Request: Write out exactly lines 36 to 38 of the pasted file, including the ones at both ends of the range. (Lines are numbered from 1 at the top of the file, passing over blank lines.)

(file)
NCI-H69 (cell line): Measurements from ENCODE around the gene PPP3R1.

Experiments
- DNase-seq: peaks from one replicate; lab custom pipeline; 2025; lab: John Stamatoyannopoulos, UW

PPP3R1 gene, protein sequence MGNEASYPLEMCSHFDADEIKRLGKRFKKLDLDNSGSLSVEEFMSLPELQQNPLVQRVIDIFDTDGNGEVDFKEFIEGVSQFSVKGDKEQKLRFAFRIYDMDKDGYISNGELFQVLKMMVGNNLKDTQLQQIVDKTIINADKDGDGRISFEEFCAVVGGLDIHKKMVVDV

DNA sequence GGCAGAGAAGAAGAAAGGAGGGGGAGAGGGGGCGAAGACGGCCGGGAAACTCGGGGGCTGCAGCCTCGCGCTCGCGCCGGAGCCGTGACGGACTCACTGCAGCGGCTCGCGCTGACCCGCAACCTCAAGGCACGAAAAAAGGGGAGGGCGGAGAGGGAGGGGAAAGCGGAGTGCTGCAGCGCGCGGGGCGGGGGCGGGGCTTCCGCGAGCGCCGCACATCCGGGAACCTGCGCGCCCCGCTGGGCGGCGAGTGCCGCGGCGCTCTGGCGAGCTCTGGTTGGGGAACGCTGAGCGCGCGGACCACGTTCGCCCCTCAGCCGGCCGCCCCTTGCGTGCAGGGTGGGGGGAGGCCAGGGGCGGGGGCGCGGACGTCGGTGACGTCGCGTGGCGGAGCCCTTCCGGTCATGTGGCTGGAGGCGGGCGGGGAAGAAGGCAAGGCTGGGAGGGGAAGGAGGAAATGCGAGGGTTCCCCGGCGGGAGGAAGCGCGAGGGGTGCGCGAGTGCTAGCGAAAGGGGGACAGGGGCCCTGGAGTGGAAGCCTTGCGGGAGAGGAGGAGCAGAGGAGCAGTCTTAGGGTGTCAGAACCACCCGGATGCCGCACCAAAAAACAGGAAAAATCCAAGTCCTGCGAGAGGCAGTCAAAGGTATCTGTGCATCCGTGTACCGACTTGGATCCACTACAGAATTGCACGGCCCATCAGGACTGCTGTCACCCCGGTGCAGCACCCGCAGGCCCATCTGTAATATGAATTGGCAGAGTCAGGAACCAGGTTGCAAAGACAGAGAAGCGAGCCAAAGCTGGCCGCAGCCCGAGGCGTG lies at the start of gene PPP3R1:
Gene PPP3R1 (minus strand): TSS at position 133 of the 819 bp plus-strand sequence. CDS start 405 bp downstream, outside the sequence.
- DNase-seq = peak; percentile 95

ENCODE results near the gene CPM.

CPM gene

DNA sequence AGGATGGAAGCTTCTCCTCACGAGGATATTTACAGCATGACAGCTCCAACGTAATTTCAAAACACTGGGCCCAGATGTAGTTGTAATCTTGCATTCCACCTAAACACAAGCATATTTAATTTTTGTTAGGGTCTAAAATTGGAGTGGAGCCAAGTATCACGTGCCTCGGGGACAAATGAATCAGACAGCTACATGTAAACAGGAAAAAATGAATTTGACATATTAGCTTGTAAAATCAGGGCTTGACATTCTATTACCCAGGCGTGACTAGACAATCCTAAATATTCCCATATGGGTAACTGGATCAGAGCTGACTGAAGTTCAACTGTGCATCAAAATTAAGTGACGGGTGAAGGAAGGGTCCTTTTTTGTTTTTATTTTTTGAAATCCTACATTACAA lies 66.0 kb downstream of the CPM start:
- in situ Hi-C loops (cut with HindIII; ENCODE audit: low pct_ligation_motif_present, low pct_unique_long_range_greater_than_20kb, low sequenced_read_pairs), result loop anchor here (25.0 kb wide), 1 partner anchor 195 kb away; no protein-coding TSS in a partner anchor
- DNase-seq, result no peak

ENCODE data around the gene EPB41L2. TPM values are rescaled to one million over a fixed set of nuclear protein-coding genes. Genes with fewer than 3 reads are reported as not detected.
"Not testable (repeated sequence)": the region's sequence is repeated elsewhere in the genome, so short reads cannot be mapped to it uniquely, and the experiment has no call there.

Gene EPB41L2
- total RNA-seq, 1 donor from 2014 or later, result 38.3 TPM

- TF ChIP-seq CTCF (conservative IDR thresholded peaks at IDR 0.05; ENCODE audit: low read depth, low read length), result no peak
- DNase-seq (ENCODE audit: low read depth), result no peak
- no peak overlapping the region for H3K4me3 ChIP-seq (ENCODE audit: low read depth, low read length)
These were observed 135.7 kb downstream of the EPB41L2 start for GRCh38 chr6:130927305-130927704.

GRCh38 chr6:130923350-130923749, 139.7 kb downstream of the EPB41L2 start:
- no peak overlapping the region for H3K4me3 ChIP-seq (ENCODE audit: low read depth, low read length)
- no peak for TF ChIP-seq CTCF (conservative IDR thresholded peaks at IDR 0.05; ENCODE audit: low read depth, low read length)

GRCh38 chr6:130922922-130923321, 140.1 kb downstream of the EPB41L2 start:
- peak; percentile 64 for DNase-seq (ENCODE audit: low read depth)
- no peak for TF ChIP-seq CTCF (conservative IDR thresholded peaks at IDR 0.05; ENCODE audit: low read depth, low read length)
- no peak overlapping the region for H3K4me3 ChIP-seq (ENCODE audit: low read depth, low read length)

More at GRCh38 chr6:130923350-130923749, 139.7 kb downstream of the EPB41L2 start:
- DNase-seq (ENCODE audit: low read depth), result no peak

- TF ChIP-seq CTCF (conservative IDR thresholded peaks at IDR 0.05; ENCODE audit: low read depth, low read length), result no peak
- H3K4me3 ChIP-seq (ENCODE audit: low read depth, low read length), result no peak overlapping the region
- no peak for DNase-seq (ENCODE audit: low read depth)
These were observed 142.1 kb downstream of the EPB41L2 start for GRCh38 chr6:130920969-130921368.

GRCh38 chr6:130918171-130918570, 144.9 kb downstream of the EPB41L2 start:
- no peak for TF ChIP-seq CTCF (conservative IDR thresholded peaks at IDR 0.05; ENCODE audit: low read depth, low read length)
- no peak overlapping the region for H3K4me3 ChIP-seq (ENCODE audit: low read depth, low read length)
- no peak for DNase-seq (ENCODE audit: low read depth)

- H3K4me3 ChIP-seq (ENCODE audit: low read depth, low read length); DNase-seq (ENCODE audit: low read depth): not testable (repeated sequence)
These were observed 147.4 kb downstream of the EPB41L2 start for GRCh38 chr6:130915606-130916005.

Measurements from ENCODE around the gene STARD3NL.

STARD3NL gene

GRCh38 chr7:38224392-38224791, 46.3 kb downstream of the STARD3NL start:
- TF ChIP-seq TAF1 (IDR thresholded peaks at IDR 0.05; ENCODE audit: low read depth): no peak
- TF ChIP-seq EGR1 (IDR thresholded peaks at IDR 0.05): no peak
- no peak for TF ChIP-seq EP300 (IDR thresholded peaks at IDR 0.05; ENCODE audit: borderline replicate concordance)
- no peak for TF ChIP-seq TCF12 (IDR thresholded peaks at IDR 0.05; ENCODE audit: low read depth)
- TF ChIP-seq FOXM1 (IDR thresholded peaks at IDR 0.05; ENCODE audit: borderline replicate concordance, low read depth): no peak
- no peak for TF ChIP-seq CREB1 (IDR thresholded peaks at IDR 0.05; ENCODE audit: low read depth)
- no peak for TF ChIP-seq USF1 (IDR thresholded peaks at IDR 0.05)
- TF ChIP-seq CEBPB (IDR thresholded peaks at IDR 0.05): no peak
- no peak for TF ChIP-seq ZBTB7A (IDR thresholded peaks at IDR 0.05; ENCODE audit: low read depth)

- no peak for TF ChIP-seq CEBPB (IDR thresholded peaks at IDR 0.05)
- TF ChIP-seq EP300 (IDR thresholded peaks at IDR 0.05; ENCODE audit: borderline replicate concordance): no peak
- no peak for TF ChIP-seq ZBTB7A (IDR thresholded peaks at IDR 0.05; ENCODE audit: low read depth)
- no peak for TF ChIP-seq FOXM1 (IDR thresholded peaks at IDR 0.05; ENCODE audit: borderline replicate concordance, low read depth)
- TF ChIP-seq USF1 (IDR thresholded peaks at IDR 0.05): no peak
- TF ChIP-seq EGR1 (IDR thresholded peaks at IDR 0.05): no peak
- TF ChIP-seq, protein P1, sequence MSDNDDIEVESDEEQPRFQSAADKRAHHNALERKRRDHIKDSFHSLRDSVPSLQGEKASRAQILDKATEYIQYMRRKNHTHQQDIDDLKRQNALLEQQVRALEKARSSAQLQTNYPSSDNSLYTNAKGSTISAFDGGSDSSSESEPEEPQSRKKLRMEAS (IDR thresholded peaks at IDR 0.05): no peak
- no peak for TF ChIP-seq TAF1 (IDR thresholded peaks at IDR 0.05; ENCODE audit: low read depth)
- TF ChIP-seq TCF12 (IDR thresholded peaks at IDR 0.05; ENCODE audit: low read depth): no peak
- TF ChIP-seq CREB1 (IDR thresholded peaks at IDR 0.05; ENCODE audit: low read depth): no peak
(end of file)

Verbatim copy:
- no peak overlapping the region for H3K4me3 ChIP-seq (ENCODE audit: low read depth, low read length)
- no peak for DNase-seq (ENCODE audit: low read depth)

- H3K4me3 ChIP-seq (ENCODE audit: low read depth, low read length); DNase-seq (ENCODE audit: low read depth): not testable (repeated sequence)